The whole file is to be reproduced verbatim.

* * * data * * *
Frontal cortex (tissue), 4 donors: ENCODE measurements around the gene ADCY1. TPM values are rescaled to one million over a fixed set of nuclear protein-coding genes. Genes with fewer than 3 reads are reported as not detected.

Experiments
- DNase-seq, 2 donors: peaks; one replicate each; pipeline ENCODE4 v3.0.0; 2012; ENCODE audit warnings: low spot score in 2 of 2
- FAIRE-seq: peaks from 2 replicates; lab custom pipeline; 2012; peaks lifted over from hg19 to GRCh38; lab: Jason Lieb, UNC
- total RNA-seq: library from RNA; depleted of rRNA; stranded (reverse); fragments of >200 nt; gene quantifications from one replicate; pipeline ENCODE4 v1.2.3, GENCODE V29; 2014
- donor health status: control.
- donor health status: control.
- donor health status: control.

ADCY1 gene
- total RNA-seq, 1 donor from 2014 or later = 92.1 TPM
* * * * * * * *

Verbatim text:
Frontal cortex (tissue), 4 donors: ENCODE measurements around the gene ADCY1. TPM values are rescaled to one million over a fixed set of nuclear protein-coding genes. Genes with fewer than 3 reads are reported as not detected.

Experiments
- DNase-seq, 2 donors: peaks; one replicate each; pipeline ENCODE4 v3.0.0; 2012; ENCODE audit warnings: low spot score in 2 of 2
- FAIRE-seq: peaks from 2 replicates; lab custom pipeline; 2012; peaks lifted over from hg19 to GRCh38; lab: Jason Lieb, UNC
- total RNA-seq: library from RNA; depleted of rRNA; stranded (reverse); fragments of >200 nt; gene quantifications from one replicate; pipeline ENCODE4 v1.2.3, GENCODE V29; 2014
- donor health status: control.
- donor health status: control.
- donor health status: control.

ADCY1 gene
- total RNA-seq, 1 donor from 2014 or later = 92.1 TPM